National News

In Del Rio, Mixed Feelings Over Border-Crossing Migrants

DEL RIO, Texas — When assessing the recent border crisis that led to more than 10,000 migrants being let into the U.S., Father Jaime Paniagua of St. Joseph Catholic Church, asks a single question: Why? 

Back in September, migrants in Del Rio, Texas, took shelter as they waited to be processed near the Del Rio International Bridge. (Photo: CNS/Adrees Latif, Reuters)

Why, he wonders, were those migrants allowed in, when so many others go through the legal process?

[Related: With Thousands Of Migrants Now Dispersed, Del Rio, Texas Braces For ‘The Next Surge’]

Father Paniagua is from Mexico and in the U.S. on a religious visa. His parents, who live in Tamaulipas, Mexico, have tourist visas that would enable them to see him, but they haven’t been able to come across the border for more than a year because of COVID-19 restrictions.

“It’s a contradiction,” Father Paniagua said. “If you do things right, you cannot come, but then we have this influx of migrants coming illegally, and they’re admitted. It’s very hard to understand.”

The priest added that his personal opinion is that “it’s not right,” though he understands that there are “circumstances of emergency or misery in these other countries that oblige people to do something like this.” Father Paniagua said, however, that regardless of how someone enters the country, once they’re here, will help them in any way possible.

“For us, as a Church, we need to serve. We need to protect human dignity,” Father Paniagua said. “Through Catholic Charities or through a fund that we have that people have donated to help immigrants, we get them a bus ticket, an airplane ticket, give them some hotel nights, get them food, give them clothes, medicine, whatever is needed.”

Others in Del Rio fall on both sides of Father Paniagua’s stance. 

In one part of Del Rio — with his yard practically up against the black, metal border fence — a man that would only disclose his last name, Riveras, said he was unbothered by the latest crisis. As an immigrant himself, who regularly goes back and forth across the border, he called the current migrants’ situation “sad.”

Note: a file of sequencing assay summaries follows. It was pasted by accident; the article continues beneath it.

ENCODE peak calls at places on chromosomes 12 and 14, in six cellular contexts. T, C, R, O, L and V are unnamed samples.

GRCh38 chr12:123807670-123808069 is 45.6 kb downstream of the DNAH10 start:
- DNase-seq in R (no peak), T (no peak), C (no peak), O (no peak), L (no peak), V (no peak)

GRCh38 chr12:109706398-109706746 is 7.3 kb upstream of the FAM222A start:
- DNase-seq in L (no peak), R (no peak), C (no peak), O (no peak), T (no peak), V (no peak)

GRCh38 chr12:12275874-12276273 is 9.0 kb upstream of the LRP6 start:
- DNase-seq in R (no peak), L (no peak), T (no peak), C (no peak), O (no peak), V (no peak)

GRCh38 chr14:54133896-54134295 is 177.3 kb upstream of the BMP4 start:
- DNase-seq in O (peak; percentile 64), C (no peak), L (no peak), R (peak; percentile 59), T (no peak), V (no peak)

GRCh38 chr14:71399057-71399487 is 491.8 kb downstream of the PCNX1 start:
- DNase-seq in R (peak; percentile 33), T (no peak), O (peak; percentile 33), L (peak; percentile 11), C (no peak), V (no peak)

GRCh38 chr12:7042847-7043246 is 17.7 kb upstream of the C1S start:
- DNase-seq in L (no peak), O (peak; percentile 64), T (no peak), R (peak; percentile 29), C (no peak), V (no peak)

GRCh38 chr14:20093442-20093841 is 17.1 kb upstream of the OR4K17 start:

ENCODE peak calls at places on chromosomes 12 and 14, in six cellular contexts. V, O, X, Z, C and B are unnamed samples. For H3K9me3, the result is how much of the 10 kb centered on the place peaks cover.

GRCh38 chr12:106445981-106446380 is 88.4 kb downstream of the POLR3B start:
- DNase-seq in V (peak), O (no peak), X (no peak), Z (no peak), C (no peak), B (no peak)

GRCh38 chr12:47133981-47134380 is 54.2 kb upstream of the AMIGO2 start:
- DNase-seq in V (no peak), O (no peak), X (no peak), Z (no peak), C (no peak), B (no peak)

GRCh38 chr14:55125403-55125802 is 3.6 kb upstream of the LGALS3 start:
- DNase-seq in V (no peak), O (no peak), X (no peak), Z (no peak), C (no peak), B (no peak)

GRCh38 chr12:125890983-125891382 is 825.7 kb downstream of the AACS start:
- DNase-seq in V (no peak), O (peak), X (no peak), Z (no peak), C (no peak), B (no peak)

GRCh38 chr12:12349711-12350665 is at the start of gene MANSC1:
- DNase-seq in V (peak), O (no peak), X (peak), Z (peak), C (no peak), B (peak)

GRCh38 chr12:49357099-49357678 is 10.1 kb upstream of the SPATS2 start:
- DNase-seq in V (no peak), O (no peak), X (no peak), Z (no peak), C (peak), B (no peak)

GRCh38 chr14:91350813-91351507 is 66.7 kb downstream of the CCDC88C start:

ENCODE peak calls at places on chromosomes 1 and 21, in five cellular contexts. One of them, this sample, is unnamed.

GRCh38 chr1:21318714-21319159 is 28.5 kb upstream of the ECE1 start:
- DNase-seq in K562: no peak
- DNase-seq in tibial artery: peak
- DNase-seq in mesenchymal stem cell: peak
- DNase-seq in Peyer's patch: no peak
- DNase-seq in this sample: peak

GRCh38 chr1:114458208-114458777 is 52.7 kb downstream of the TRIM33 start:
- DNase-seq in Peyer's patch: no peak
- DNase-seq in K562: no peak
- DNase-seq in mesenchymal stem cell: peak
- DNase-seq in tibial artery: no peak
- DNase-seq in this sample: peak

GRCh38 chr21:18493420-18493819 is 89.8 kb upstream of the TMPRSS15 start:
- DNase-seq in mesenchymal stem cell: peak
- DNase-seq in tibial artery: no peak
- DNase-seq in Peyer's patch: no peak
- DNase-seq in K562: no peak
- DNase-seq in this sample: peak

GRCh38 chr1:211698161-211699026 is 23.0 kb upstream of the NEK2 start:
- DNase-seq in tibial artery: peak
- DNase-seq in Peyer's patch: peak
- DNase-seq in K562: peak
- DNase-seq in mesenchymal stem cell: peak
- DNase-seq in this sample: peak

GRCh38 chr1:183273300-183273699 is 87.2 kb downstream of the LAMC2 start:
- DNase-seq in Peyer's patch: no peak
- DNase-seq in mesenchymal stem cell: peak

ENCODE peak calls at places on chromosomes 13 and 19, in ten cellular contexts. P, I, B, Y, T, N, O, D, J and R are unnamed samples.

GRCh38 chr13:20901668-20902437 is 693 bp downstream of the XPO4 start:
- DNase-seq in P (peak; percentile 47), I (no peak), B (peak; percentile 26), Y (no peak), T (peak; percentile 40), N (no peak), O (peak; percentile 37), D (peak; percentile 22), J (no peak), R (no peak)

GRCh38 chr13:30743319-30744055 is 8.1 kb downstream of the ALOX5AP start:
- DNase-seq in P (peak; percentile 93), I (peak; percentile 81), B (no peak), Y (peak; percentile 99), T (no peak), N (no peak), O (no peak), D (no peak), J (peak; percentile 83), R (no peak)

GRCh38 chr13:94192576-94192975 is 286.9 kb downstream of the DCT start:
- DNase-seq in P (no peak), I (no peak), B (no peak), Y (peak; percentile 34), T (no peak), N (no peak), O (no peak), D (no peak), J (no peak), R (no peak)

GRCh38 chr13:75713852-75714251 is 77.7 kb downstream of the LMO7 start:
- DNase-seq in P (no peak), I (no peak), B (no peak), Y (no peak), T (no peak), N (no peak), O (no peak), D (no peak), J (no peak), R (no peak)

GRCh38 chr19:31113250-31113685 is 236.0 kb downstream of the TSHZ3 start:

“It didn’t frustrate me at all,” he said. “I tried to help those guys out by bringing food and clothes over to [Ciudad Acuña, Mexico].”

Gilbert Maldonado, a Del Rio resident and parishioner at one of the city’s Catholic churches, has a different view. He called it “intense” to have 15,000 people underneath the International Bridge at one time, and he doesn’t agree with many of them getting a free pass into the country. 

He said he knows a woman in Mexico who could not obtain a visa appointment for her daughter — to stay in the U.S. with her grandmother — until October 2022. 

“That little girl is going through the process to get a visa, and she doesn’t get a free pass to come here,” Maldonado said. 

He added that he knows “a lot of people that are doing it the right way” and “are upset that these people were just let in.”

Joe Frank Martinez, the sheriff of Val Verde County and a lifelong resident of Del Rio, has witnessed the tension rising in Del Rio over the border crisis all year. Martinez noted that, while the situation in recent weeks garnered national attention, illegal border crossings have been a steadily increasing problem.

Joe Frank Martinez, the sheriff of Val Verde County and a lifelong resident of Del Rio, has witnessed the tension rising in Del Rio over the border crisis all year. (Photo: John Lavenburg)

He remembers that, back in February, some Del Rio citizens were asking, “when can we shoot?” And in one specific instance in September, a woman came out of her house and fired four gunshots in the air, saying in Spanish that “these individuals in my neighborhood, they’re not going to mess with me!”

“My concern is someone is going to kill one of these individuals for knocking on their doors or asking for a glass of water, asking for something to eat,” Martinez said.

Martinez, who is in his 13th year as the elected county sheriff, acknowledged there are also people who are afraid, especially in the neighborhoods beyond the end of the border fence; some migrants flock to that location in an effort to evade border authorities.

“It’s an easy walk around into these neighborhoods, so these people are concerned,” Martinez said. “Those people underneath the bridge in my opinion wanted to turn themselves in for an opportunity to seek asylum. The people that go around the fence areas out west, those are the people that don’t want to get caught.”

Martinez recognizes the anger and fear that many residents of Del Rio feel toward the situation, including the burden it places on the small rural city; it has limited infrastructure to respond to surges of migrants in a timely manner.

However, being on the front lines, he recognizes the crisis these migrants face as well. He recalled a recent encounter he had along the Rio Grande River with a mother and her 5-year-old son. She said their journey to the U.S. from Venezuela took four years. 

“Her comment to me was, she would prefer for her and her son to drown under the river than stay in Venezuela and die,” Martinez said. “These people are desperate and determined and looking for a better way of life. I feel for them. Throw that [concern] in there also because they’re children of God, too.”